Thursday 18 April 2024

Rain, Beautiful Rain

I haven’t written anything since Christmas because, as is so often the case in winter, I didn’t have anything useful to say.  Now it’s April: the salmon season is open in Yorkshire; the rivers are full of water; and the first salmon have been caught on the Ure, the earliest catches in a decade.  That’s quite enough to perk me up to write, even if the content could be a mite thin.

It's been an extraordinarily wet winter, certainly the wettest since 2012, and probably since the1990s.  It started in October with 2 ½ times average rainfall, and above average or much more in every month since.  The land is waterlogged and will seep for weeks.  Any fresh rain runs straight off causing sharp rises, while the seepage slows the falls.  The Ure has been running at a consistent +1.0 - 1.3m for weeks, no wonder the salmon are running.

This is a far cry fro the previous decade (2014-2023), in which 9/10 springs in Yorkshire were dry, with the same proportion of years having below average rainfall.  In one year, I recall it was 2015, we were in a technical drought before we even reached the spring.  Not only do such low flows discourage running, in the worst case, especially as temperatures rise, there is a serious risk of an ‘oxygen block’ forming in the lower reaches of the Ouse between Goole and Selby owing to sewage and other forms of contamination.  If the oxygen content in water falls below 5 ppm, salmon won’t even attempt to enter the river.  

This was the major factor in the 1950s extinction of salmon in the Ouse.  Within limits salmon don’t mind mud in the water, but oxygen-depleting biomass is another matter altogether, it’s a total showstopper.  If you look at the graph above you will see that in the two hot dry years of 1995 & 1996, the oxygen count in the lower Ouse stayed below the critical 5 ppm threshold, whereas in the run of wet summers 2004-10 it was consistently above.

However, fortified by this deluge-induced onset of optimism and hope (no matter how ill-founded Murphy’s Laws may prove it to be), I’m feeling even more salmon-perky than usual.  If I can get on top of the massive rain-induced backlog of gardening, I’ll try to get out at Sleningford or Bolton.  In any event the very kind TTMN has invited me for a day later this month at the stunningly pretty Rutherford on the Tweed, which is always a huge pleasure, and sometimes pleasingly productive.  Thereafter I’m looking forward to the Orkla in Norway in late June: my wife told me to go while I still can on the grounds of my advancing age. Then a kind friend of 55 years’ standing has invited me to join his party of the Middle Findhorn in July.  This year’s Just One Week expedition is to the Inver and Kirkaig in the extreme northwest at the end of August.  Other than the Helmsdale I’ve not fished in the extreme north and I’m looking forward to the new learning experience.  My season will close traditionally with a succession of days on the Ure at Thoresby, which allow me to indulge in father and son bonding with HMCX, repay my friends’ hospitality and possibly catch some salmon.  It’s a lovely prospect, and certainly the most varied season I’ve had since 2011 (I can only pray that it’s as productive as that magic year).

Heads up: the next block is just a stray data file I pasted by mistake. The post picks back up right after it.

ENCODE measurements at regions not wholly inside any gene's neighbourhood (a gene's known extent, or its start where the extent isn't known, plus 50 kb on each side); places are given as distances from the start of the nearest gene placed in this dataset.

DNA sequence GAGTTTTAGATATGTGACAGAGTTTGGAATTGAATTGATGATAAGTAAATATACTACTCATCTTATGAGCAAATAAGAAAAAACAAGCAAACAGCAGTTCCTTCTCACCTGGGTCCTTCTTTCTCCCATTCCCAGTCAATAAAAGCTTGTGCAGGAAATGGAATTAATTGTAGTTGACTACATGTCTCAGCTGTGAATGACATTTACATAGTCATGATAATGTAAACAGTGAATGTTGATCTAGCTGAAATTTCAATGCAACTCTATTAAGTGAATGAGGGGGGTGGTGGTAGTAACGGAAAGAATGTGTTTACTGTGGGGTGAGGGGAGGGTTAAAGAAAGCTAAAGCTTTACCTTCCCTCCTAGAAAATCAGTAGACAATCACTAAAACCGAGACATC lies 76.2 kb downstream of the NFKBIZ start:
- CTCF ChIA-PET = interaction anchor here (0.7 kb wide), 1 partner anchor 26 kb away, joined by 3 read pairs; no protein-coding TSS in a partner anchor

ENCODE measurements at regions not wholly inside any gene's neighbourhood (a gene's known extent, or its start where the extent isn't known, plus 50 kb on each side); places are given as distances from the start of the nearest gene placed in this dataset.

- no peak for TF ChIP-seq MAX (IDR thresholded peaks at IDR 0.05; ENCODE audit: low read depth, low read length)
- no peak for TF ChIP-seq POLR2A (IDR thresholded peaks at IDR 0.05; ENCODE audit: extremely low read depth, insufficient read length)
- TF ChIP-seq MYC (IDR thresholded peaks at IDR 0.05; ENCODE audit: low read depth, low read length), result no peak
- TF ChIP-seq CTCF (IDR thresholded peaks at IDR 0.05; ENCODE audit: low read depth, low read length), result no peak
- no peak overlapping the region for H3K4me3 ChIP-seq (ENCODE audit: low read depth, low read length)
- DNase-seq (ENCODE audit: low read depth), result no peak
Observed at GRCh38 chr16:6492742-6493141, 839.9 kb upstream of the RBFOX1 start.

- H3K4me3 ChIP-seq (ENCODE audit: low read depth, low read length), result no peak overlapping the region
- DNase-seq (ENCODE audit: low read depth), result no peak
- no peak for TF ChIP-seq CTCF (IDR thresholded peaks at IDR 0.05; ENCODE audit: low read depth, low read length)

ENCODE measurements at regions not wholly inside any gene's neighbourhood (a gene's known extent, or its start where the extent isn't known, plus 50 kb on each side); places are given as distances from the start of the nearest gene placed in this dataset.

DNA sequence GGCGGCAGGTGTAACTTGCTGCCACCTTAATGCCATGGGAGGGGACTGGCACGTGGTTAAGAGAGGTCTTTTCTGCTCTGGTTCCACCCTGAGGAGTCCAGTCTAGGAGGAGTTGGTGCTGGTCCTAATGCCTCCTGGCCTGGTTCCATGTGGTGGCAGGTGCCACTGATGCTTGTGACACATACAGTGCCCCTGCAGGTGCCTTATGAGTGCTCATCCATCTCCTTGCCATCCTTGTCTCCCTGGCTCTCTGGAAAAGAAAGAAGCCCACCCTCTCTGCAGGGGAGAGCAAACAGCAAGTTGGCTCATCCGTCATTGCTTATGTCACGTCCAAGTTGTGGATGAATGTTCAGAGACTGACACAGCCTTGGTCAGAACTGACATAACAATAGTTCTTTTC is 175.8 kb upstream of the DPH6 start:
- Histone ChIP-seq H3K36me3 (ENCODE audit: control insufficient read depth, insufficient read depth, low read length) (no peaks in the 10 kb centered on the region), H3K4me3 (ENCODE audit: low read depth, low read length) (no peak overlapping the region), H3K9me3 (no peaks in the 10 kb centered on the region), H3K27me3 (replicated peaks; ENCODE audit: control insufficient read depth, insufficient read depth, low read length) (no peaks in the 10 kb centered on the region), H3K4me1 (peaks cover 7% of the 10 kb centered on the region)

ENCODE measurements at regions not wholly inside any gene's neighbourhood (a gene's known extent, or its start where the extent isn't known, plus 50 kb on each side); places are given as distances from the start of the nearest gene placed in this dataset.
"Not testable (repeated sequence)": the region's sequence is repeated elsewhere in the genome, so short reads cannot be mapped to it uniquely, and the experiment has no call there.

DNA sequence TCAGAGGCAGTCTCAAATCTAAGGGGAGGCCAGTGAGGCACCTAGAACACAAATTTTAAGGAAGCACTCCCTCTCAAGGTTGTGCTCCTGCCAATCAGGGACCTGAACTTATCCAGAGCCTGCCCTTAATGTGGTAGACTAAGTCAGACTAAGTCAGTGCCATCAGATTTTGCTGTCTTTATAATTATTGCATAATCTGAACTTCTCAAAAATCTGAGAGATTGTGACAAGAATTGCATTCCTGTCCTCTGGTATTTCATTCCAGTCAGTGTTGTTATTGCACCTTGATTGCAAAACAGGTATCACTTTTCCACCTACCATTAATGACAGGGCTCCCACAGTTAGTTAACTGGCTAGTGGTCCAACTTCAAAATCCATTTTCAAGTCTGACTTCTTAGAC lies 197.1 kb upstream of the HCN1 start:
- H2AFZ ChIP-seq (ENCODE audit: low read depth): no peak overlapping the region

All of those wonderful opportunities bring different challenges and requirements, which I discuss below.  In the near term I got on with my traditional spring routine of cleaning and polishing lines (not much fun at 6C temperature!), checking reel function (rather superfluous with a stable of Danielssons, but an embedded habit), culling damaged flies and preparing disciplined shopping lists.

The Orkla

The first question I have to address is why, having warned readers in my previous Norway posts about the high costs of catered accommodation, am I going to a lodge this year?  First, John and Patrick’s enthusiasm for going to a lodge was a clear indication that they’d had enough of my cooking and were happy to pay to avoid it but were too polite to say so.  Second, while havering over the cost I received a stern common-sense lecture from my wife on age-related risk: “at your age there’s no guarantee that if you delay you will still be fit enough to enjoy fishing in Norway next year, so get on and do it”.  That green light trumped my customary Yorkshire parsimony and clinched the booking.